Shandra Spears Bombay, an Anishinaabe and a member of Rainy River First Nations/Manitou Rapids, has made the 2023 CBC Poetry Prize longlist for The Voice Of The River.
“I am really proud to be longlisted,” she said. “Whether I make the shortlist or not, it’s still a beautiful acknowledgement of my poems, so I’m very grateful.”
Thirty-two writers from across Canada have been longlisted for the prize. The winner will receive $6,000, a writing residency and have their work published on CBC Books.
The shortlist will be announced on Nov. 16 and the winner will be announced on Nov. 23.
Bombay is a Sixties Scoop survivor, second- and third-generation Indian Residential School survivor. The source of her poems’ inspiration came from an important cultural moment as she moved from Southern Ontario up to the reserves, returning to the community and working through what she doesn’t know or understand about rez life.
To describe her entry in five-ish words, she says, “jagged tumbling over the rocks.”
“I’m saying that the move has not been smooth,” she said. “Housing in Fort Frances is really tricky on the rez, and it’s really tricky around Fort Frances. Finding a place to live is a big thing. So the feeling of being jagged and tumbling over the rocks is very much part of my experience right now.”
The first lines of her poem are:
boozhoo ndinawe maaganok
says the voice of the river
that flashes over the rocks
the rapids that flash with sturgeon jumping
The piece was an “immediate piece” to write, a particular moment captured and crafted, but gathered about six months worth of experiences that all centered around the river, such as the time Bombay first saw the chief burn the tall grass by the river, a method of forest fire prevention. Within about three days, new shoots began sprouting again, she says.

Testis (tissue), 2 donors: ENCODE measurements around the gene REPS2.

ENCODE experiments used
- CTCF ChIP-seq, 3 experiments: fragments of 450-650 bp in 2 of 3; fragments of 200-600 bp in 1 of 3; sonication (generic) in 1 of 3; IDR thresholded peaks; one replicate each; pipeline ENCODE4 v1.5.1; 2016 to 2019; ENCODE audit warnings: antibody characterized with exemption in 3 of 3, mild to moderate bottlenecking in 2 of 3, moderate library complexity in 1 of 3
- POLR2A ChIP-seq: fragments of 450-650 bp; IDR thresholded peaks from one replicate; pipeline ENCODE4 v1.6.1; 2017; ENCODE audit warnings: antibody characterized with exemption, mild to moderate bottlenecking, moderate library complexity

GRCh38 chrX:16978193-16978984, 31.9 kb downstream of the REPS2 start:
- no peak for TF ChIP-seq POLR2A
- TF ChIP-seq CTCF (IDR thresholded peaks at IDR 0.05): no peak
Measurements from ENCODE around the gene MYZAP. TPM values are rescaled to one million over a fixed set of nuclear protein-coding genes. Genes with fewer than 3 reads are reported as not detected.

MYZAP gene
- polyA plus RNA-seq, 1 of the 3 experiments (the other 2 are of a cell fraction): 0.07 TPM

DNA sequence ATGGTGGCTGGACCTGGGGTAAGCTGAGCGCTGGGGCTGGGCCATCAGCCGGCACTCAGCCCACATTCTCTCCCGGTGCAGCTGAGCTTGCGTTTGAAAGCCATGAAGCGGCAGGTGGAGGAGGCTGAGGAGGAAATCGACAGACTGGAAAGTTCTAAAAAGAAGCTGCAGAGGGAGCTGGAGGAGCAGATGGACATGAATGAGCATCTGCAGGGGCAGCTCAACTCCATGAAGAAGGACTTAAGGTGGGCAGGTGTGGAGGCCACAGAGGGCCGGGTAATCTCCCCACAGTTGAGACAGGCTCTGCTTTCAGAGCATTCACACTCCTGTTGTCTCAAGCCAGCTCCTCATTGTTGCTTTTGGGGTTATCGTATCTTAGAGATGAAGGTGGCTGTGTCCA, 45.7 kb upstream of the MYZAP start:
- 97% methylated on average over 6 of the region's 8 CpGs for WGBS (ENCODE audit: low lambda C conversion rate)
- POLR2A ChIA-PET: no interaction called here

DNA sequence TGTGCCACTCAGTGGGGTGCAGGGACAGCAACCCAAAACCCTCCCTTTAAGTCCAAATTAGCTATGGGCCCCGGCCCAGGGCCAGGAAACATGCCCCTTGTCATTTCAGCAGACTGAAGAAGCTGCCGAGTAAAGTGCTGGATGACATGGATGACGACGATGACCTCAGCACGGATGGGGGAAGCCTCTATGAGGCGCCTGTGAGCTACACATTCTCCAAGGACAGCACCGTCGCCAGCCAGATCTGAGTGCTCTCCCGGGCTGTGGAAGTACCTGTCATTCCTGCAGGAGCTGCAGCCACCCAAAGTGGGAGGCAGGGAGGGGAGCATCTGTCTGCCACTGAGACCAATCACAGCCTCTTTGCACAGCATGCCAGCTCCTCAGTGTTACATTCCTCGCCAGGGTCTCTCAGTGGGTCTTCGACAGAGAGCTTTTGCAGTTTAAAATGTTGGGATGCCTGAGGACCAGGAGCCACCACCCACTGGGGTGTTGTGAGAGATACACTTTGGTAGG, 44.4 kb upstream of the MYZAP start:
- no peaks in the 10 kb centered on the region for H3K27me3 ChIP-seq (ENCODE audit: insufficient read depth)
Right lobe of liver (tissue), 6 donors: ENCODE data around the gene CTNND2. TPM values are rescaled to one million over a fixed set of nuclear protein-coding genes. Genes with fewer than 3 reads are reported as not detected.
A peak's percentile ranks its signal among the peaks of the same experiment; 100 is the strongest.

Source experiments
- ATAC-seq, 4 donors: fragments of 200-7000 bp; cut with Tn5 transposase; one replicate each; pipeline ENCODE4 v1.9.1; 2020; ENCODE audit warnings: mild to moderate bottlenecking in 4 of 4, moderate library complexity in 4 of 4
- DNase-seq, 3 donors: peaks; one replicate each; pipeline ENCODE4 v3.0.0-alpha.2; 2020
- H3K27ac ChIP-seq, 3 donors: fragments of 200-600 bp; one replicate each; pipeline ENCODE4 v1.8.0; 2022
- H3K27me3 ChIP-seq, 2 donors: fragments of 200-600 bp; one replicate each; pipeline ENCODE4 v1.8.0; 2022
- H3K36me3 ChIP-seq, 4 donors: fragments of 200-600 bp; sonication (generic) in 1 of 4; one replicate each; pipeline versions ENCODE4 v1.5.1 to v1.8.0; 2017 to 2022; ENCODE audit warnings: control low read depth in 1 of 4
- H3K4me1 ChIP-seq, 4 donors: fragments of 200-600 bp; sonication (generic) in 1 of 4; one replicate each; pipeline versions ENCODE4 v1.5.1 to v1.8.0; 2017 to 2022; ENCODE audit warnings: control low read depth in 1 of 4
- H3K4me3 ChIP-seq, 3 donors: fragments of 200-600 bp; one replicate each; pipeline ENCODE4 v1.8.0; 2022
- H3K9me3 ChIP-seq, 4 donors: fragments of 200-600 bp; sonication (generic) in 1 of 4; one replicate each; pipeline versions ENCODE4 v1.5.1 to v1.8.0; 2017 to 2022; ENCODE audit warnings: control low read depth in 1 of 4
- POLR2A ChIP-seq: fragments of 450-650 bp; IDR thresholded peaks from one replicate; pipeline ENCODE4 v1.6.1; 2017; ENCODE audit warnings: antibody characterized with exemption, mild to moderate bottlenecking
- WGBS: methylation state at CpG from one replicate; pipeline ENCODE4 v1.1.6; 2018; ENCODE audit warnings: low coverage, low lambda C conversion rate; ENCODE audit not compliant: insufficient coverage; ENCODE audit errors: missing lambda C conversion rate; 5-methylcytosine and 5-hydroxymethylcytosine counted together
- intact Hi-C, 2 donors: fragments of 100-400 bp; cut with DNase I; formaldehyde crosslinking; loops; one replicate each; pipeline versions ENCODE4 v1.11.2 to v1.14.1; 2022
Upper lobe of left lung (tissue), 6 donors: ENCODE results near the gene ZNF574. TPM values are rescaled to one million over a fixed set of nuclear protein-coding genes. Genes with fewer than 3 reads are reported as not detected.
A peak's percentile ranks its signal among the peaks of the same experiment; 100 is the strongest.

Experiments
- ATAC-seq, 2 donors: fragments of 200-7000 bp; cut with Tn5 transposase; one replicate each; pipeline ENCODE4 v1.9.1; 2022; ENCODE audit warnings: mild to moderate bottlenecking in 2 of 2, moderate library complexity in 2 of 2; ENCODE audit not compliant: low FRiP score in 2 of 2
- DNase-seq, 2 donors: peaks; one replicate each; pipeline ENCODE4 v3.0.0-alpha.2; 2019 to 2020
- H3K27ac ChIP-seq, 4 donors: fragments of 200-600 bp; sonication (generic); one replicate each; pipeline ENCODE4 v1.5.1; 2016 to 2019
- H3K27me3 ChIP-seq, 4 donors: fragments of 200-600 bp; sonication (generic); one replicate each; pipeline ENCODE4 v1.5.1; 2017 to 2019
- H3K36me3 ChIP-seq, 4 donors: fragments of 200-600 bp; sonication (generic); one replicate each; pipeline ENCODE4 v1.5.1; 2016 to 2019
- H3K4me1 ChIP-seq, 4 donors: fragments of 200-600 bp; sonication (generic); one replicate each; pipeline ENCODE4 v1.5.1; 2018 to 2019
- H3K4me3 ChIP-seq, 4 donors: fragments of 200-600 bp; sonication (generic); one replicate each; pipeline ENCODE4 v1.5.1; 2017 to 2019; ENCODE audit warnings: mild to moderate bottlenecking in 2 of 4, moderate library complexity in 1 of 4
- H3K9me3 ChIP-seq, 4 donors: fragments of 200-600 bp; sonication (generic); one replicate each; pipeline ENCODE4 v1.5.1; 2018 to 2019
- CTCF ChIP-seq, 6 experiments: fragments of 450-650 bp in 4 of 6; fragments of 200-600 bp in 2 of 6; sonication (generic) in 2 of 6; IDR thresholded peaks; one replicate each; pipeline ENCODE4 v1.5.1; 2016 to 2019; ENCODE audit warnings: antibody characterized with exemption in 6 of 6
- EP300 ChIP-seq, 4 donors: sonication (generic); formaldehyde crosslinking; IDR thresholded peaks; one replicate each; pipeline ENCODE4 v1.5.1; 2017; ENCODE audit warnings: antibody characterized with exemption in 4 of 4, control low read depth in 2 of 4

In another moment, along with others who transplanted to the area, Bombay went down to the river and tapped maple trees.
“The rapids gave me a chance to look at all the other things that I have been experiencing,” she said.
Bombay has also shared her writing in anthologies including Strong Women Stories, Indigenous Women: The State of Our Nations and the Four Winds Literary Magazine. She was also part of a special adoptee anthology called Outsiders Within.
Her work often explores homelessness, precarious housing or other layers of instability, she says.
She is also working on a one-woman show about the Sixties Scoop. The one-woman show tracks the intergenerational connections with her birth father and grandfather, who are also both writers and artists, and the connection with her grandmother who also moved around a lot.
“There’s a lot of connections between these three generations that are two generations of residential school and one generation of the Sixties Scoop, and this notion of tumbling around and coping with that,” she said.
Frustration that comes with trying to communicate layers of colonization and stereotyping can be a minefield many writers walk through, Bombay says.
“Sometimes it feels like there’s nothing you can write that isn’t going to be morphed by anti-Indigenous racism. So it’s like a puzzle, sometimes, for me to solve.”
Whereas her one-woman show explores the intergenerational theme, her poem The Voice Of The River shows that she physically sits beside the river, feeling the connection to the river that her ancestors live beside, and she is still tumbling.
“I definitely see myself always sharing stories in some way or another,” she said.